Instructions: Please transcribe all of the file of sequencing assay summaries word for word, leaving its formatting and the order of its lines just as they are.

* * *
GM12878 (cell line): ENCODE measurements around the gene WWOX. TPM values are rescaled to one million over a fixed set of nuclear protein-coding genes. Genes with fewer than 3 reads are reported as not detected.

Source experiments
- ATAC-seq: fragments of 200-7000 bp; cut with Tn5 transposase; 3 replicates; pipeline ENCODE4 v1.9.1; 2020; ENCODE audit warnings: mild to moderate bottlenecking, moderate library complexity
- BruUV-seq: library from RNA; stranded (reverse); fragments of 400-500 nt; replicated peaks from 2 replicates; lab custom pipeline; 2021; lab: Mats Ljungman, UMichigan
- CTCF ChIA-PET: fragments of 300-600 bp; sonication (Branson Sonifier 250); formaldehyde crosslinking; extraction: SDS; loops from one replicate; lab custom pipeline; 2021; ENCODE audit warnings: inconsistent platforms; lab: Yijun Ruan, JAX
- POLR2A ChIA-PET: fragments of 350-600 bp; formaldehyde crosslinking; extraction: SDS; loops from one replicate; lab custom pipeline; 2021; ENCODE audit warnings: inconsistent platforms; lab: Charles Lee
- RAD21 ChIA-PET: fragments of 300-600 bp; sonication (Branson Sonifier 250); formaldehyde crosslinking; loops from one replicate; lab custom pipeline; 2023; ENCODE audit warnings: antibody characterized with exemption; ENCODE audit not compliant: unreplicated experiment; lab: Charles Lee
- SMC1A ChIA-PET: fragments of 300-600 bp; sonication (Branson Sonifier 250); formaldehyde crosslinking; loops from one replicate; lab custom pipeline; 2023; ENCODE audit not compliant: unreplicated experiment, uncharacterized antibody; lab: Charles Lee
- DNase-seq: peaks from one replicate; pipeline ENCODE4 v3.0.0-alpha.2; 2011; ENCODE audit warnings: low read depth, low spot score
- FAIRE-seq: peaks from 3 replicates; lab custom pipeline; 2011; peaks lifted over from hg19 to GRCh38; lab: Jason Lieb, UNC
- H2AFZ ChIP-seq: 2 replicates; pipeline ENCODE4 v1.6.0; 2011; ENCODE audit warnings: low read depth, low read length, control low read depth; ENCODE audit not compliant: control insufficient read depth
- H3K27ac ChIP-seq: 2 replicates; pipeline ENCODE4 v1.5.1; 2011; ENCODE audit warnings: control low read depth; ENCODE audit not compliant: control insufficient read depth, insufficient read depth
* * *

GM12878 (cell line): ENCODE measurements around the gene WWOX. TPM values are rescaled to one million over a fixed set of nuclear protein-coding genes. Genes with fewer than 3 reads are reported as not detected.

Source experiments
- ATAC-seq: fragments of 200-7000 bp; cut with Tn5 transposase; 3 replicates; pipeline ENCODE4 v1.9.1; 2020; ENCODE audit warnings: mild to moderate bottlenecking, moderate library complexity
- BruUV-seq: library from RNA; stranded (reverse); fragments of 400-500 nt; replicated peaks from 2 replicates; lab custom pipeline; 2021; lab: Mats Ljungman, UMichigan
- CTCF ChIA-PET: fragments of 300-600 bp; sonication (Branson Sonifier 250); formaldehyde crosslinking; extraction: SDS; loops from one replicate; lab custom pipeline; 2021; ENCODE audit warnings: inconsistent platforms; lab: Yijun Ruan, JAX
- POLR2A ChIA-PET: fragments of 350-600 bp; formaldehyde crosslinking; extraction: SDS; loops from one replicate; lab custom pipeline; 2021; ENCODE audit warnings: inconsistent platforms; lab: Charles Lee
- RAD21 ChIA-PET: fragments of 300-600 bp; sonication (Branson Sonifier 250); formaldehyde crosslinking; loops from one replicate; lab custom pipeline; 2023; ENCODE audit warnings: antibody characterized with exemption; ENCODE audit not compliant: unreplicated experiment; lab: Charles Lee
- SMC1A ChIA-PET: fragments of 300-600 bp; sonication (Branson Sonifier 250); formaldehyde crosslinking; loops from one replicate; lab custom pipeline; 2023; ENCODE audit not compliant: unreplicated experiment, uncharacterized antibody; lab: Charles Lee
- DNase-seq: peaks from one replicate; pipeline ENCODE4 v3.0.0-alpha.2; 2011; ENCODE audit warnings: low read depth, low spot score
- FAIRE-seq: peaks from 3 replicates; lab custom pipeline; 2011; peaks lifted over from hg19 to GRCh38; lab: Jason Lieb, UNC
- H2AFZ ChIP-seq: 2 replicates; pipeline ENCODE4 v1.6.0; 2011; ENCODE audit warnings: low read depth, low read length, control low read depth; ENCODE audit not compliant: control insufficient read depth
- H3K27ac ChIP-seq: 2 replicates; pipeline ENCODE4 v1.5.1; 2011; ENCODE audit warnings: control low read depth; ENCODE audit not compliant: control insufficient read depth, insufficient read depth